Does the amps front end feed the power stages via traces on PCB or from a wired connection?
    Thinking you may need to verify operation of all other subcircuits to make sure you only have the one problem with this amp.
     
  12. nikolatesla

    Thread Starter New Member

    Sep 5, 2015
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    I always test it first without any imput or output. If it fires up without blowing the 630mA fuse then I add imput and output. I don't own a scope. The feeding goes with cables to the transformer and the on/off button, then some short cables make connection between the tranformer and the pcb. The second transistors in the darlington pair are also connected to the pcb with some wires, being mounted higher on the heatsink.
     
  13. Kermit2

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    no load on the output? surely I am mis-understanding you? You need a speaker or a high wattage dummy load resistor.
     
  14. Kermit2

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    The scope was to look at your output waveform and "see" if there is any high freq oscillation happening.
     
  15. nikolatesla

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    Sep 5, 2015
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    I didn't connect anything to output on the faulty channel because the final transistors are taken out. If I hook up the final transistors (T2 from the darlington pairs) the safety fuse, the one placed in the back where ac enters the device blows. The only way I got the machine operating is with only the right channel intact and the second transistors from the darlingtons removed.
     
  16. Kermit2

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    The term "It worked for a bit, then the fuse blew..." from post #10 confused me. I assumed the amp operated properly with both channels going using a test input signal and a load such as speakers or ballast resistor.
    You are powering on the output stage while components are removed and without a load? I'm pretty sure you are not helping and may even cause more component failures by doing that.
     
  17. nikolatesla

    Thread Starter New Member

    Sep 5, 2015
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    The only components wich were removed were T415 and T417. If they are mounted, the device switches on for like 3 seconds then the 630mA fuse blows, with or without imput or output. I suspected faulty resistors initially, causing the final transistors to burn up, but all of the resistors in the darlington pair amp circuit are in normal limits.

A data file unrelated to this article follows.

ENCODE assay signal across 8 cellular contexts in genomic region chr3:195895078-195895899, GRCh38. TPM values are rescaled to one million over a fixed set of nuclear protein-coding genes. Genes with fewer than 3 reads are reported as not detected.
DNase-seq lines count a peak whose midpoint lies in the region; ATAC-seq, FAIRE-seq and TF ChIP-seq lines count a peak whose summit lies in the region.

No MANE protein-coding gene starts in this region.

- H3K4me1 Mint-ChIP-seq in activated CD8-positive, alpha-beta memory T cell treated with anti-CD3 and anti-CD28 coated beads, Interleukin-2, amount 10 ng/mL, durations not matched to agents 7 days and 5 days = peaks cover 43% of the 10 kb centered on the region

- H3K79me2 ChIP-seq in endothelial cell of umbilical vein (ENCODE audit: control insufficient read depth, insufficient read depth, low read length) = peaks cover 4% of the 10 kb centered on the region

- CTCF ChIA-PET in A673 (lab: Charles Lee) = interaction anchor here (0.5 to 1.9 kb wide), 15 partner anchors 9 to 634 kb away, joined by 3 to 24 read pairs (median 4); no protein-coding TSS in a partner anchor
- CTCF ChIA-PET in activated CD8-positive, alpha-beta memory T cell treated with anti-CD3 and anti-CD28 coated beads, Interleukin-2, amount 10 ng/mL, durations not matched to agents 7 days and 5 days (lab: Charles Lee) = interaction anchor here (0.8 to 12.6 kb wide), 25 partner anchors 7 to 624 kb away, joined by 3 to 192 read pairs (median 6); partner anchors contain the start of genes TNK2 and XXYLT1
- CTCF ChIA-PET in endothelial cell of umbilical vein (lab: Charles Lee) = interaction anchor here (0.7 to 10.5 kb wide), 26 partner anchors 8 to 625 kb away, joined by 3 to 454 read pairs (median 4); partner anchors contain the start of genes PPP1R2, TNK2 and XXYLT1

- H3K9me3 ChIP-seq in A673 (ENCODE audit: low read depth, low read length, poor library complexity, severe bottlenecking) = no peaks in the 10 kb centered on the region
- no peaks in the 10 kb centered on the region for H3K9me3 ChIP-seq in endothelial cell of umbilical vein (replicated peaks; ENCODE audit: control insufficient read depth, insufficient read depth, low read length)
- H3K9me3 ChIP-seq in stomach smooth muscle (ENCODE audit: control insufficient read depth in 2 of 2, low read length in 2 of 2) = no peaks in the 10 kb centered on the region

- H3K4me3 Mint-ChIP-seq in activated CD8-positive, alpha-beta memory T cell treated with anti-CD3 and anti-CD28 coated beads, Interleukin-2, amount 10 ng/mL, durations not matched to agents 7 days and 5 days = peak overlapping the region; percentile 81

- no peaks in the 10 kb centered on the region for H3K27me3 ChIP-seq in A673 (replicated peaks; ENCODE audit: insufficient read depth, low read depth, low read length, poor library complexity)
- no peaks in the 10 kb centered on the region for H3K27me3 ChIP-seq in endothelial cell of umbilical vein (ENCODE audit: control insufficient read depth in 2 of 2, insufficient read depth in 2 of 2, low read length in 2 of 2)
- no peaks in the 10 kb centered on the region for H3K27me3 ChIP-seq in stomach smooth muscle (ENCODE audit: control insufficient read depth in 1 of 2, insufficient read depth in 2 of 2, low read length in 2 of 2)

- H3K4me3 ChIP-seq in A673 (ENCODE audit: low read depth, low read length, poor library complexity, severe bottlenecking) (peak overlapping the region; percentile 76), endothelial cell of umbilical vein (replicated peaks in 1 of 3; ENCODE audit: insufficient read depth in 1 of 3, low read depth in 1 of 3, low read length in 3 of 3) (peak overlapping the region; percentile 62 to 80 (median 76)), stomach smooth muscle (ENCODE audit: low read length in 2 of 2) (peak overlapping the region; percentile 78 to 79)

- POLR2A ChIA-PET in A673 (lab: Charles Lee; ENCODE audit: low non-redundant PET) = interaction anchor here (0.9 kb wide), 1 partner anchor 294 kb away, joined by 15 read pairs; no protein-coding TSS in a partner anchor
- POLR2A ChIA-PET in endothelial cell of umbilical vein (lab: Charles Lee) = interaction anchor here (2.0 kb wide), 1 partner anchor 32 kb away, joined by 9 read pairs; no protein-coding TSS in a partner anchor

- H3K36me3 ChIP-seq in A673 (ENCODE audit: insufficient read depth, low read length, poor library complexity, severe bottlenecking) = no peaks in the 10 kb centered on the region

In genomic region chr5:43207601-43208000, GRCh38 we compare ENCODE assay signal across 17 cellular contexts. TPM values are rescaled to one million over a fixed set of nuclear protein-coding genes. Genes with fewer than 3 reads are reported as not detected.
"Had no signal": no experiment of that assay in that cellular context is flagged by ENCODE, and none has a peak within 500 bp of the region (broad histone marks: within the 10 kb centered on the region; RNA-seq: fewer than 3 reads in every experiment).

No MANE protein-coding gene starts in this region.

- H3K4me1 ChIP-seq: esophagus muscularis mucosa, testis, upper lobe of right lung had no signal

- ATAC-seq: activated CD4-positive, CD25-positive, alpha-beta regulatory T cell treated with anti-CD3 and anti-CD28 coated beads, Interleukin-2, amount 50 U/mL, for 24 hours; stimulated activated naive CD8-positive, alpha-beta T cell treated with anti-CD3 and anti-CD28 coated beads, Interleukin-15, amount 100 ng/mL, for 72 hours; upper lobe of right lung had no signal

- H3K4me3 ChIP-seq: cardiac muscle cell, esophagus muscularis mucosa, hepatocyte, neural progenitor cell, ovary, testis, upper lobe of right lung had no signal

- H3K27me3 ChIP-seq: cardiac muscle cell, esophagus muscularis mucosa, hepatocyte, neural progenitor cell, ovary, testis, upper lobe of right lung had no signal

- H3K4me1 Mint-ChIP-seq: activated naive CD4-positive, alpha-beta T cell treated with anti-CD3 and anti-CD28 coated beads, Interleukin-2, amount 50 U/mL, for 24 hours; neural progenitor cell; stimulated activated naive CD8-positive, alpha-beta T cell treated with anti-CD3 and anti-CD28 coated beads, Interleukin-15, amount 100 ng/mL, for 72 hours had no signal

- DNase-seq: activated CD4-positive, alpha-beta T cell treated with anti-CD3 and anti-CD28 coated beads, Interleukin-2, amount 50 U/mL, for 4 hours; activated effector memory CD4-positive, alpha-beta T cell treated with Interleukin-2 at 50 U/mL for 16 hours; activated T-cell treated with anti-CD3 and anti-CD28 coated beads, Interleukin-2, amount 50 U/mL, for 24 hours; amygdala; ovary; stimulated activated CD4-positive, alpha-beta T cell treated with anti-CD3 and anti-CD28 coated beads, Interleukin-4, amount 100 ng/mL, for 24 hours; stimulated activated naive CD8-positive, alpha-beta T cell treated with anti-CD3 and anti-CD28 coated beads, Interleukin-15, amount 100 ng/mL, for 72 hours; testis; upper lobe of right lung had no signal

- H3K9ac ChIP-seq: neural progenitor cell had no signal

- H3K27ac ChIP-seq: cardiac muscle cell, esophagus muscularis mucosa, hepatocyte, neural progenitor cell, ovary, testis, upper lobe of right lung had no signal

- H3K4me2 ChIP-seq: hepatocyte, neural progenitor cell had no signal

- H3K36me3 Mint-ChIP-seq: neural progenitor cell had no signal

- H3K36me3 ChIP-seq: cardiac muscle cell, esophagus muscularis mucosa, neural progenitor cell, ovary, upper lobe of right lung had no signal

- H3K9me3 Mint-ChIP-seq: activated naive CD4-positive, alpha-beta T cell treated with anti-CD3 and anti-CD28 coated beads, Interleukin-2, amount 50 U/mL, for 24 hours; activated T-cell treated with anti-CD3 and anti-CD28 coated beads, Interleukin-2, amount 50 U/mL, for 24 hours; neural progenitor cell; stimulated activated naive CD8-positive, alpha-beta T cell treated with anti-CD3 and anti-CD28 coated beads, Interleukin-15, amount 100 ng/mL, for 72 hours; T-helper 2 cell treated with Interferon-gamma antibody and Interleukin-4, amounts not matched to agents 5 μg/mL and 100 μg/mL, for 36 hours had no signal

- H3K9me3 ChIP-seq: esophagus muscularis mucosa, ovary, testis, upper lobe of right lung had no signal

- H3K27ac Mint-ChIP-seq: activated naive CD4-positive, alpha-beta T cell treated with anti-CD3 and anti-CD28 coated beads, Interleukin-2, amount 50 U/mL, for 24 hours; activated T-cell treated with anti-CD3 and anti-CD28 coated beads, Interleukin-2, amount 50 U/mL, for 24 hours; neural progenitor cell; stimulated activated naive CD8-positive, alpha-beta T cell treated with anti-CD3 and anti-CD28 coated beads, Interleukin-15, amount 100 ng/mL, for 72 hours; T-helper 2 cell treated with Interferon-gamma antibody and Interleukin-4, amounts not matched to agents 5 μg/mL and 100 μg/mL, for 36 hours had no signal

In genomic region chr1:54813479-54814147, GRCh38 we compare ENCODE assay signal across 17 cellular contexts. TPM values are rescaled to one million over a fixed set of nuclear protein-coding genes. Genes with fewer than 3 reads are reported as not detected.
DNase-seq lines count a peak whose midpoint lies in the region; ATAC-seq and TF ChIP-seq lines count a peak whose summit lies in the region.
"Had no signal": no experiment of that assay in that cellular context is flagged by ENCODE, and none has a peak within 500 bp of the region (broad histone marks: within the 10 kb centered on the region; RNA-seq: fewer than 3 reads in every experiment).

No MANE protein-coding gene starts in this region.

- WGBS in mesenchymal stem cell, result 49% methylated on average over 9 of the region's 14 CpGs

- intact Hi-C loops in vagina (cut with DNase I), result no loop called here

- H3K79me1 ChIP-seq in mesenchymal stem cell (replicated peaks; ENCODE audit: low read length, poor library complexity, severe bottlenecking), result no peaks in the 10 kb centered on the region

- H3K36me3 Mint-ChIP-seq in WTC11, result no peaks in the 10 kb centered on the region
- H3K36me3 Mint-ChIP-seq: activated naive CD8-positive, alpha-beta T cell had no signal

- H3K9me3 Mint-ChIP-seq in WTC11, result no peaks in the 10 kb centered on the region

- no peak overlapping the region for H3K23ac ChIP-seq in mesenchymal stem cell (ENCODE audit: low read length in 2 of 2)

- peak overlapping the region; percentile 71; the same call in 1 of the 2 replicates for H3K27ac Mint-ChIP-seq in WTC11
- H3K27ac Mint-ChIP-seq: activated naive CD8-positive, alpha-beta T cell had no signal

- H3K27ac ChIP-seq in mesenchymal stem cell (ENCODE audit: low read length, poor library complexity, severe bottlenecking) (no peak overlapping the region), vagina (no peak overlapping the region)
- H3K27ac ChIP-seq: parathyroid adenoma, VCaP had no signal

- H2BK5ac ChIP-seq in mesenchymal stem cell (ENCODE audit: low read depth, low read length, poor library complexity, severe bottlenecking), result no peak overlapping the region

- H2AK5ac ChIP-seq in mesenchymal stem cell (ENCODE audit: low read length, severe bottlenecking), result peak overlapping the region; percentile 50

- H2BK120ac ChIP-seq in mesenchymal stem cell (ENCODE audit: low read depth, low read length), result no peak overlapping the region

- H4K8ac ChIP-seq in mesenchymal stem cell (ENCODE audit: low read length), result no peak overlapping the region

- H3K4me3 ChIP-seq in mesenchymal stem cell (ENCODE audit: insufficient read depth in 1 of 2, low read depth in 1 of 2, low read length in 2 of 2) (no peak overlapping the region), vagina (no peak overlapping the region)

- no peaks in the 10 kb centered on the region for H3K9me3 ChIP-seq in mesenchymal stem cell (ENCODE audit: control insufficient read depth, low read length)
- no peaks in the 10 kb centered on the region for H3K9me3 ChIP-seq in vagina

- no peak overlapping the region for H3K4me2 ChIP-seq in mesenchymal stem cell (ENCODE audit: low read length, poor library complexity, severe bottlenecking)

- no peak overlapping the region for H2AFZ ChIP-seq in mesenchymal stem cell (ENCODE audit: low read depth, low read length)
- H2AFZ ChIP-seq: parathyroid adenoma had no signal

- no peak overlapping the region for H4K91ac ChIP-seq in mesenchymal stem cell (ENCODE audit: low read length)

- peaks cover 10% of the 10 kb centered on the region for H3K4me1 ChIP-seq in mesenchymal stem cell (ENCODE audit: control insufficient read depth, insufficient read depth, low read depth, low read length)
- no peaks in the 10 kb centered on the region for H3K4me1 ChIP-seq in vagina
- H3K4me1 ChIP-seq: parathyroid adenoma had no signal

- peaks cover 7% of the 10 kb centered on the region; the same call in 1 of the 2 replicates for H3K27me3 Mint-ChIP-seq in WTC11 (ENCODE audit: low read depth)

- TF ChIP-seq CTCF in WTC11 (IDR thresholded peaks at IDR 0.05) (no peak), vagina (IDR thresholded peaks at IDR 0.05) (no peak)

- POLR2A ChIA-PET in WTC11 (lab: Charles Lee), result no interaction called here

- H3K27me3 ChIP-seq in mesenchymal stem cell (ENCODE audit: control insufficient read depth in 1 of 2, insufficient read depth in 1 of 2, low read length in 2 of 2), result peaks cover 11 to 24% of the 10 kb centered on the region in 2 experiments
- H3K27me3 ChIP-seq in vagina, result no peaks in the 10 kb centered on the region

18. Kermit2

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    Feb 5, 2010
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    You will need to supply more information. Guessing what you are doing and have already done, render this forum to no more than a suggestion board. Please supply close up, detailed pictures of the amp. Top and bottom. Highlight or point out the problem areas you suspect and what you have worked on already. This is sounding more and more like a short. Also detail the mounting arrangements of transistors on the heat sinks and if the mounts require mica isolation washers. An improperly mounted device that has a "hot" metal heat sink mount requires a good isolation washer and heat sink grease. If one of those was missing when you started and you have not corrected it when mounting new components it would explain all of your problems. I am almost sure you have a short and the heat sink area is a good place to start the search.
     
    absf likes this.
  19. nikolatesla

    Thread Starter New Member

    Sep 5, 2015
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    All the transistors from the heatsink except T409 and T410 require mica istolations. All of them have isolating washers. Heat sink grease got rubbed off in some areas, but it didn't affect the working channel (the grease got rubbed off at T416 but works properly). Here are some pictures of the device, I will make more on request.
     
  20. Kermit2

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    Feb 5, 2010
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    I'm studying the pics. Thank you for hanging in there.
    First suggestion would be to take a toothbrush and rubbing alcohol and clean away all the excess Flux from the back of the PCB. it would really help us see the connections.
    How extensively had the board been "worked on" before you started? There appears to be many melted wire connections and solder splatter there.
    Don't give up yet. You are to be commended for your prompt responses. Unfortunately I am at work and will be slow in providing help, but I do check this thread regularly.
    If anyone else spots a problem, feel free to jump in. I'm sure the TS wouldn't mind.